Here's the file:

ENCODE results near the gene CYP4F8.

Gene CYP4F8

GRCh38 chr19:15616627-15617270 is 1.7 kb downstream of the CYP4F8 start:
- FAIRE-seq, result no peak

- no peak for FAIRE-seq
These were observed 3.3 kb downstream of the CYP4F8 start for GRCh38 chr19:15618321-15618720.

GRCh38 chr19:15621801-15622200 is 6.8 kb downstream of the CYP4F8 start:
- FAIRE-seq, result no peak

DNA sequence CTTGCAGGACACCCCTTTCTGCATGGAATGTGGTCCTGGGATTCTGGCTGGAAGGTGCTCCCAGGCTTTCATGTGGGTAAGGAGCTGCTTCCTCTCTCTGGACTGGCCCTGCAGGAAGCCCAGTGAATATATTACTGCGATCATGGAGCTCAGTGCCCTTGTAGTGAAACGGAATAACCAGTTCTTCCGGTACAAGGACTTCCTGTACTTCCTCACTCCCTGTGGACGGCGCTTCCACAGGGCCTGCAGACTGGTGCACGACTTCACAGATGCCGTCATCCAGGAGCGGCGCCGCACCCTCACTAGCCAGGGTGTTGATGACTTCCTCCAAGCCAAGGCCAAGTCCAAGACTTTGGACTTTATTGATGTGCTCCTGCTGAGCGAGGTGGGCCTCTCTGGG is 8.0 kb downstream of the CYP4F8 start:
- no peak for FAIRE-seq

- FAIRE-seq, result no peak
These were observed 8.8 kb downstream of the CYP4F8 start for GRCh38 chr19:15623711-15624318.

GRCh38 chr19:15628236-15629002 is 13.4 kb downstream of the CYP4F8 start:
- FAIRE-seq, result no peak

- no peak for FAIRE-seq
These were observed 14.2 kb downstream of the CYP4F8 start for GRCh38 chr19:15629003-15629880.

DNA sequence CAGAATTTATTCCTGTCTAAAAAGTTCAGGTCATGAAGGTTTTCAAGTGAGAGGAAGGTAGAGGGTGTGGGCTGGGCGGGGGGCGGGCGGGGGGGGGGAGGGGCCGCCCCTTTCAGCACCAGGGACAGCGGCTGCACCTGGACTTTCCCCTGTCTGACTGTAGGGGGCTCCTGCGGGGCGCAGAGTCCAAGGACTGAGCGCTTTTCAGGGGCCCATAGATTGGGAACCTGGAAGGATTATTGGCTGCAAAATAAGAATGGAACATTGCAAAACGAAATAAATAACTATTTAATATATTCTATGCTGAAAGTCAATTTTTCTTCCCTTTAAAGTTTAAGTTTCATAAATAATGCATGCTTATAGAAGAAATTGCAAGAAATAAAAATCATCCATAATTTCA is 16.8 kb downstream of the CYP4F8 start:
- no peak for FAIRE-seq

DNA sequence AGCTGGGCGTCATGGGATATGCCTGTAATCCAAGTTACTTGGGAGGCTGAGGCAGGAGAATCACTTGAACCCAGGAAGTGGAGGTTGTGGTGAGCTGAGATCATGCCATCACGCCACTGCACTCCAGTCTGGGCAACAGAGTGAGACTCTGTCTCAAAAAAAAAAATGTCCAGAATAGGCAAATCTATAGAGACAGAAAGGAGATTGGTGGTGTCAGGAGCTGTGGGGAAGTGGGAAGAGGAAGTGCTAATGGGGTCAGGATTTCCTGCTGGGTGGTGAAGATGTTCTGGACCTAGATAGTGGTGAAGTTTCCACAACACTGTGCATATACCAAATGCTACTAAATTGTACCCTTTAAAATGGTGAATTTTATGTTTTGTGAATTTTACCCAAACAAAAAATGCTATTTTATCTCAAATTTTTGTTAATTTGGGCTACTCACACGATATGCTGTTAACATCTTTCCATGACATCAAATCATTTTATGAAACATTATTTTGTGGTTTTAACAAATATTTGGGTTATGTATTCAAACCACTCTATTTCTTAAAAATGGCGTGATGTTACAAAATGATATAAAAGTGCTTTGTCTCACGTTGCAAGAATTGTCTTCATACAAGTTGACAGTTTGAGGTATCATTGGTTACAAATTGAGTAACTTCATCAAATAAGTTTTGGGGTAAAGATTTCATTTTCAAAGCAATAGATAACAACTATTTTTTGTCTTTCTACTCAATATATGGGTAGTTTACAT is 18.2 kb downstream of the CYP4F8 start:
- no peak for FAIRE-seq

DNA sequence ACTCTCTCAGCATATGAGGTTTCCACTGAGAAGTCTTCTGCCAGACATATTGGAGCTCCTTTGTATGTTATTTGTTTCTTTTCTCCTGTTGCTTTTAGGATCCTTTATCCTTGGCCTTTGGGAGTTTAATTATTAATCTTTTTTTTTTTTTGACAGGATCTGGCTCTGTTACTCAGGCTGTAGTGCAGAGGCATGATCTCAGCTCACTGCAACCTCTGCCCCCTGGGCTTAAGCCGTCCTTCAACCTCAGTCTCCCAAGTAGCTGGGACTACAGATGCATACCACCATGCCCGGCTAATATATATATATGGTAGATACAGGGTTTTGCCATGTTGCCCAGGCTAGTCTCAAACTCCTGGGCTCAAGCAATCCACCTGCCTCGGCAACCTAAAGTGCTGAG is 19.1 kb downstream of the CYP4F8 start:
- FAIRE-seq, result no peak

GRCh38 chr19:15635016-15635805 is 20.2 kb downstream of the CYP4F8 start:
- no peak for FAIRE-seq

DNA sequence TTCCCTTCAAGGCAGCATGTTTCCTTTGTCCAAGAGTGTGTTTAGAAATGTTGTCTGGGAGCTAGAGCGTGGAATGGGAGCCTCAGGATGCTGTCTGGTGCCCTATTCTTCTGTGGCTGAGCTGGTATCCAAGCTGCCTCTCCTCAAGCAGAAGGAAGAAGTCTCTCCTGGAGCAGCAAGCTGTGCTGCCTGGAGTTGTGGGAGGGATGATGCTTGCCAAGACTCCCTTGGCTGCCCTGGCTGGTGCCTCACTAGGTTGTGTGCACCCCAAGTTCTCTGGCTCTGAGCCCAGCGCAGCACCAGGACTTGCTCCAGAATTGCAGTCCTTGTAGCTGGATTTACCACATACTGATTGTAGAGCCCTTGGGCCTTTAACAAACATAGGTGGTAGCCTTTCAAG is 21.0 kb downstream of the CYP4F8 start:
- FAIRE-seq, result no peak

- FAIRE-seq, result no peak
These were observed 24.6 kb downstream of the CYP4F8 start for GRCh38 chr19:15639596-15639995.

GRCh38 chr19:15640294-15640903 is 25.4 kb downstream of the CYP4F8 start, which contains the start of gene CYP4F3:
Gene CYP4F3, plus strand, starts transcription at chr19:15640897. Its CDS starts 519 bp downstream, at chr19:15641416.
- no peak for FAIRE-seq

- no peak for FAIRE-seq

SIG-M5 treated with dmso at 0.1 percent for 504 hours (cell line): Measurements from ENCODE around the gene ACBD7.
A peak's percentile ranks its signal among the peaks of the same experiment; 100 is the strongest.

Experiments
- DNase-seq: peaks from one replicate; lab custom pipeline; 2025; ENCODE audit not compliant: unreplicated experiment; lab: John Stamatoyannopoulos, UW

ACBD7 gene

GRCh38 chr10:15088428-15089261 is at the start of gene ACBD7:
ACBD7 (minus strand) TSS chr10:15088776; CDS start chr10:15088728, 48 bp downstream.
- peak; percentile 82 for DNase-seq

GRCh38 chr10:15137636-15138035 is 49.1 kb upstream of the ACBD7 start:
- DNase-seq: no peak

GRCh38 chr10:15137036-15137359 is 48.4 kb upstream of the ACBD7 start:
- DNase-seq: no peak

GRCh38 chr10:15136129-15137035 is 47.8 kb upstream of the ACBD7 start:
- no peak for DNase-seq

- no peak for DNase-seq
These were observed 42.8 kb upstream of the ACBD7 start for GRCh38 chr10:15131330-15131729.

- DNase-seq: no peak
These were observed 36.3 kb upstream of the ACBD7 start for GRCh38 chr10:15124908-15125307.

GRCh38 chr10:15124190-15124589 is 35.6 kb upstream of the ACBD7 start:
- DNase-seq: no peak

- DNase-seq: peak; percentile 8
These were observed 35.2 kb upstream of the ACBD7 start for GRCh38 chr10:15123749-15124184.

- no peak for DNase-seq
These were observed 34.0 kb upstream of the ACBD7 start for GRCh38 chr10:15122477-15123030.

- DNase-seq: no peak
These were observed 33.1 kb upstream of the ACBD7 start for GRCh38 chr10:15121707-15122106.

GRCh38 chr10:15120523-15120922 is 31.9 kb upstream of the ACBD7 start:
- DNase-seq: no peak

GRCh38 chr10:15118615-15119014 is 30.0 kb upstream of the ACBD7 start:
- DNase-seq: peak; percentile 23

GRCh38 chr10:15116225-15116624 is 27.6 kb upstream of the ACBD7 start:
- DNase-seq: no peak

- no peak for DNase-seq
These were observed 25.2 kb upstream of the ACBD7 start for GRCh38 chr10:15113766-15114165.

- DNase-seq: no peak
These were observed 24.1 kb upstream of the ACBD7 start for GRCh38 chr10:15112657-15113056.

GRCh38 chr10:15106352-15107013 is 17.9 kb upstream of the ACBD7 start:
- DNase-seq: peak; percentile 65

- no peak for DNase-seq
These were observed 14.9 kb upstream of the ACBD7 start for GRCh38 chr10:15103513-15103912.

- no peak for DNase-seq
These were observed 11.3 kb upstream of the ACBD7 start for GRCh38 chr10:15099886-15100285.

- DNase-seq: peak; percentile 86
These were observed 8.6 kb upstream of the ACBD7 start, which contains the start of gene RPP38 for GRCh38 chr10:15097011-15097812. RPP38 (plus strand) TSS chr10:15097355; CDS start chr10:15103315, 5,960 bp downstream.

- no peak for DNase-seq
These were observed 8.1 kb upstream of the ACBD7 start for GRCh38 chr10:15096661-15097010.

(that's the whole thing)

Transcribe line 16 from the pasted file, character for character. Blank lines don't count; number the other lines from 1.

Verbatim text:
These were observed 14.2 kb downstream of the CYP4F8 start for GRCh38 chr19:15629003-15629880.